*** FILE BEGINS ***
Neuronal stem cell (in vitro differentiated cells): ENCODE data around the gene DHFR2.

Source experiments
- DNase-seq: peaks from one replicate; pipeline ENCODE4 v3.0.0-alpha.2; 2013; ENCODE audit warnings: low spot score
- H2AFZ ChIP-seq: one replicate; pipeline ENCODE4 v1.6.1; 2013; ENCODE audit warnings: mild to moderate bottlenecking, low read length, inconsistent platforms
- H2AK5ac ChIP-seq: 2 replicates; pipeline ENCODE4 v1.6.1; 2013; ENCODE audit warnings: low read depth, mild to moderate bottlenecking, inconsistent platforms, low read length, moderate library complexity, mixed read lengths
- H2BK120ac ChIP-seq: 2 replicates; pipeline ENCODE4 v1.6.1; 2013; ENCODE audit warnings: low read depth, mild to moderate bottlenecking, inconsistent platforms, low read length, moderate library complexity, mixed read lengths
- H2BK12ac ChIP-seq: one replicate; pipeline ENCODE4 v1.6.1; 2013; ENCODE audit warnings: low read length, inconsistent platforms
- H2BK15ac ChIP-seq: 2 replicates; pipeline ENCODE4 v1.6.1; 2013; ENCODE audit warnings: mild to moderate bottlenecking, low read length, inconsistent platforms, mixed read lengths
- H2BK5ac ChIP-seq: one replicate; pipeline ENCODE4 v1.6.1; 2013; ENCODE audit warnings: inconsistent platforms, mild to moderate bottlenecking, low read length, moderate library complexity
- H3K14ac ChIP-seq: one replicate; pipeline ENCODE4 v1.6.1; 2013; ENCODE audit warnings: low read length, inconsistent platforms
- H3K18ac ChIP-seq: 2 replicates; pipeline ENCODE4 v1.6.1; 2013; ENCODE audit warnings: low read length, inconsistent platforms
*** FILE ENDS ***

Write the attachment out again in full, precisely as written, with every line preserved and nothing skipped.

Neuronal stem cell (in vitro differentiated cells): ENCODE data around the gene DHFR2.

Source experiments
- DNase-seq: peaks from one replicate; pipeline ENCODE4 v3.0.0-alpha.2; 2013; ENCODE audit warnings: low spot score
- H2AFZ ChIP-seq: one replicate; pipeline ENCODE4 v1.6.1; 2013; ENCODE audit warnings: mild to moderate bottlenecking, low read length, inconsistent platforms
- H2AK5ac ChIP-seq: 2 replicates; pipeline ENCODE4 v1.6.1; 2013; ENCODE audit warnings: low read depth, mild to moderate bottlenecking, inconsistent platforms, low read length, moderate library complexity, mixed read lengths
- H2BK120ac ChIP-seq: 2 replicates; pipeline ENCODE4 v1.6.1; 2013; ENCODE audit warnings: low read depth, mild to moderate bottlenecking, inconsistent platforms, low read length, moderate library complexity, mixed read lengths
- H2BK12ac ChIP-seq: one replicate; pipeline ENCODE4 v1.6.1; 2013; ENCODE audit warnings: low read length, inconsistent platforms
- H2BK15ac ChIP-seq: 2 replicates; pipeline ENCODE4 v1.6.1; 2013; ENCODE audit warnings: mild to moderate bottlenecking, low read length, inconsistent platforms, mixed read lengths
- H2BK5ac ChIP-seq: one replicate; pipeline ENCODE4 v1.6.1; 2013; ENCODE audit warnings: inconsistent platforms, mild to moderate bottlenecking, low read length, moderate library complexity
- H3K14ac ChIP-seq: one replicate; pipeline ENCODE4 v1.6.1; 2013; ENCODE audit warnings: low read length, inconsistent platforms
- H3K18ac ChIP-seq: 2 replicates; pipeline ENCODE4 v1.6.1; 2013; ENCODE audit warnings: low read length, inconsistent platforms